This original web-based database was developed at the University of Lausanne (Switzerland) as part of the international research project “Drawings of gods”, which explores children’s representations of supernatural agents. Its primary purpose is to store and organize data and metadata to be easily accessible to all affiliated researchers. However, anyone interested in the matter can view the drawings, as they were made publicly available. At present, our corpus is composed of over 5’100 drawings collected in different parts of the world (i.e., Japan, Russia, Switzerland, Romania, usa and Iran) and yet constantly developing.
Recent theoretical contributions to research on the image/concept of God1 have revealed growing awareness of the complexity and multi-dimensional nature of this construct, as well as a need for multiple measures (Boyatzis, 2005; Gibson, 2008; Hill, 2005; Hoffman, Knight, Boscoe-Huffman, & Stewart, 2008). In this regard, the use of qualitative measures such as drawings and narratives can have a great value to the exploration of this complex issue. The use of drawing has the potential to go beyond some of the limitations of survey-based quantitative methods. For instance, it allows the respondents to express and convey their ideas in their own way (Gibson, 2008). The drawing technique is particularly appropriate for young children or others who lack the verbal skills to express their ideas and thoughts; the applicability of the technique extends to those for whom the experience of god is important, but linguistically ineffable. Finally, the use of such a method may help fill in the gaps observed in research on cultural and interfaith variations of children’s representations of supernatural agents.
As with any method, there are some drawbacks and caveats to consider. One of the most important is contextual sensitivity of the drawing process (Streib, 2000). Drawings can be influenced by perceived or real drawings abilities, mood swings, time and place constraints and, in a group context, by peers. In view of this and other constraints, drawings are not considered as direct reproductions of inner worlds but representations of thoughts, imagination and ideas about the complex cultural object of god or other supernatural agents.
The “Drawings of gods” Web-Based Database was developed in 2009 as part of the research project “Drawings of gods: A Multicultural and Interdisciplinary Approach of Children’s Representations of Supernatural Agents” by Professor Pierre-Yves Brandt at the University of Lausanne (Switzerland). The main focus of this project is twofold. First, it comprises cross-cultural comparisons and cognitive development as they could shed light on how children acquire religious concepts both in religious and non-religious environments. A second central point may be for the role of images and visual culture in the conveyance of religious traditions to be more deeply understood.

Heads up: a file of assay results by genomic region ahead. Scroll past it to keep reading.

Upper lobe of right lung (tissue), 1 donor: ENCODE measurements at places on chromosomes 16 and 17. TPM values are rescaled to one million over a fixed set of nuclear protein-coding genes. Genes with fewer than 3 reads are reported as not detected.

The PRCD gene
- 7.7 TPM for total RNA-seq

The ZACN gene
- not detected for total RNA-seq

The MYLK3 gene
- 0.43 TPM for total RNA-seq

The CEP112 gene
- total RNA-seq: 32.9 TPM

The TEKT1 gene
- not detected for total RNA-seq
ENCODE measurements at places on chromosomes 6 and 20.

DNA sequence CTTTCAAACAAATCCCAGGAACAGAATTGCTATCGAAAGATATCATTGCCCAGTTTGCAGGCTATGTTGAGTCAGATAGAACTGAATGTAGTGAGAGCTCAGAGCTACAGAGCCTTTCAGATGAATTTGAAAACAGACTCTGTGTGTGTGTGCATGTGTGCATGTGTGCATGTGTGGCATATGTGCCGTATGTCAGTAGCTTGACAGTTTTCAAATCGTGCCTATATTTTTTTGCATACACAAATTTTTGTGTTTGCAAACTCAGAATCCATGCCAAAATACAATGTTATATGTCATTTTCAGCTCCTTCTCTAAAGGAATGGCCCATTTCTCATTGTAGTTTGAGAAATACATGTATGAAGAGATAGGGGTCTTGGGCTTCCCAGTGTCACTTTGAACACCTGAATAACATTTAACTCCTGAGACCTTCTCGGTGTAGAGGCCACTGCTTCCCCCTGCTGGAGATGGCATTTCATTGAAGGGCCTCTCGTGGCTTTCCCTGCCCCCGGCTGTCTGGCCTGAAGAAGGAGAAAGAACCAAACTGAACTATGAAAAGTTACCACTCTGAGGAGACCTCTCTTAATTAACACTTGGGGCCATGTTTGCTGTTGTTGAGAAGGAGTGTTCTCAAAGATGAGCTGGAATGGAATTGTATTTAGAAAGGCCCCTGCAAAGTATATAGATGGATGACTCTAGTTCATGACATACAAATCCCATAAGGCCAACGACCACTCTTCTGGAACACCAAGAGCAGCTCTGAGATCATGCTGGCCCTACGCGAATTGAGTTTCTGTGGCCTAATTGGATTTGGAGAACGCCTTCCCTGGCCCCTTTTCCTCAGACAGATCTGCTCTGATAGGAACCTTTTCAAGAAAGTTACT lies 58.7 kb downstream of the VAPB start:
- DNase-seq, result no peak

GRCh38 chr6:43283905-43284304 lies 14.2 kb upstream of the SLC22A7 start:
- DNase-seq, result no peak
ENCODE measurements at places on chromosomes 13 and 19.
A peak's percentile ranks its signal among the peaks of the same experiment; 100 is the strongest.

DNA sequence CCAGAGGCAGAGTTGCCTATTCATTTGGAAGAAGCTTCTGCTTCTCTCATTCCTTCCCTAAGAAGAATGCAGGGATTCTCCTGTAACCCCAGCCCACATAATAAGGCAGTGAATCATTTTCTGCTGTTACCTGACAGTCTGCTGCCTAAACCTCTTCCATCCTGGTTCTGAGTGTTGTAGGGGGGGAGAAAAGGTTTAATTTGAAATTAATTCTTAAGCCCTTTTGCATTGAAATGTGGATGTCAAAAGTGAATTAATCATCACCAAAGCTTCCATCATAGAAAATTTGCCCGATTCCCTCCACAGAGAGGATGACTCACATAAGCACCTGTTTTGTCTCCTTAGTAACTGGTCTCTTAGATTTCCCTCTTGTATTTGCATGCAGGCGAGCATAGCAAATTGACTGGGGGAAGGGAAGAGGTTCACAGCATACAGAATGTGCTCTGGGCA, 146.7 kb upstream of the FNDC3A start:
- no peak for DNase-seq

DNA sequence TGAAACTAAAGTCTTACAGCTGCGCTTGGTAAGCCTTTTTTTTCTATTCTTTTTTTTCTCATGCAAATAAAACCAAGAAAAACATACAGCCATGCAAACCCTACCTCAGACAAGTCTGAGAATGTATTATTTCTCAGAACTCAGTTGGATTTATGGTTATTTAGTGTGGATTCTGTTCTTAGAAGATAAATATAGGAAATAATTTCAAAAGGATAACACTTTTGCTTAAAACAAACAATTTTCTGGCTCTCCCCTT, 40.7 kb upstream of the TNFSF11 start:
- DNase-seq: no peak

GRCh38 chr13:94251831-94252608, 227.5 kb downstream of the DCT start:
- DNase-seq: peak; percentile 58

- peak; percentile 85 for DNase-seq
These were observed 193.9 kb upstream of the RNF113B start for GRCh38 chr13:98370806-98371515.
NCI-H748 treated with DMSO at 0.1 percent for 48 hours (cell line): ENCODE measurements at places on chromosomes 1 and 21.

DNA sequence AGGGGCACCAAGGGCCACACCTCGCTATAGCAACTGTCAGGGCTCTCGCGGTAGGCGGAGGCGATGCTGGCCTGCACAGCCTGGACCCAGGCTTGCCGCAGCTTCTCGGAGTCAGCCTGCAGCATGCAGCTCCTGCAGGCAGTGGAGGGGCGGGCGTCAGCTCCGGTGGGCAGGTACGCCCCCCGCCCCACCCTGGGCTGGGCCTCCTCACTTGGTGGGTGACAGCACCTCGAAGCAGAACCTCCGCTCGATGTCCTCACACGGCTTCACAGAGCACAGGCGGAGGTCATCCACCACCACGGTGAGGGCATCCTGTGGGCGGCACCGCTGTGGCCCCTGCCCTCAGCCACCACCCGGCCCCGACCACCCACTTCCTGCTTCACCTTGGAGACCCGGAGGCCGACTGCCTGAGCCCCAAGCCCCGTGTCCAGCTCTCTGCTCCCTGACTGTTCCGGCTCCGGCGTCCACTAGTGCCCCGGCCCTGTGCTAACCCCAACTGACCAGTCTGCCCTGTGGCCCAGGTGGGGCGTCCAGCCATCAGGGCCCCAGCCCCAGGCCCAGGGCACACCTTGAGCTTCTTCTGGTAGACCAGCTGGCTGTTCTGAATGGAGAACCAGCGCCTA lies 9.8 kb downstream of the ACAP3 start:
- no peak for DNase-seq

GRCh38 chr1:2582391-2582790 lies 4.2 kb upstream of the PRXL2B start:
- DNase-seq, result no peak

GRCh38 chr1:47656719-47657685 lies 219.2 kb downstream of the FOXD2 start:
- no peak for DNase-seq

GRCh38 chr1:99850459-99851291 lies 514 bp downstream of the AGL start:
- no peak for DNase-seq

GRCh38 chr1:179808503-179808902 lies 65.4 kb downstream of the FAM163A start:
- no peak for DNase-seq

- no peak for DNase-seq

The database began to take shape with 143 children’s drawings collected in 2003-2004 by Yuko Kagata in Japan in public and Buddhist schools (Tokyo, Fukushima, Chiba, and Kyoto). Then, some 1015 drawings from different regions of French-speaking Switzerland were added to the corpus between 2005 and 2016. These range from public schools to Catholic and Protestant churches, with subsets such as Mennonite respondents. During the University of Lausanne 2014 Doors Open Days (see Mystères de l’UNIL http://wp.unil.ch/mysteres/), in addition to the pictures drawn by children, we also collected pictures of god as drawn by the parents of the children.
Between 2008 and 2015, 755 drawings were collected in two regions of Russia: Buryatia (Eastern Siberia) and Saint Petersburg. Children from two different ethnicities participated in our study: Buryat children—who come mostly from Buddhist family—and Russian Slavic children. The majority of the latter comes from Orthodox Christian families. Moreover, longitudinal data (up to three drawings collected over 6 or 7 years) are available for this subset: 125 children participated twice, and 68 children drew on a third occasion. In Saint Petersburg, drawings were collected in public schools and Russian Orthodox churches. Some preliminary results analysing drawings from Buryatia (Dandarova, 2013) and Japan (Brandt, Kagata Spitteler, & Gilliéron Paléoloque, 2009) are already available.
Camelia Puzdriac and colleagues gathered over 400 drawings in two regions of Romania: Moldavia (Iași) and Transylvania (Brașov) (2010-2013). More recently, a large sample of drawings from Iran (n = 3000; year 2014) were collected under the supervision of Mohammad Khodayarifard and uploaded to the database. These important additions to the project collection come from public schools of six cities from various regions of Iran, including Tehran. The database was also enriched with 954 drawings from the United States (Kevin Ladd, et al., 1998). These drawings were mostly done by the children at various religious (Christian) institutions.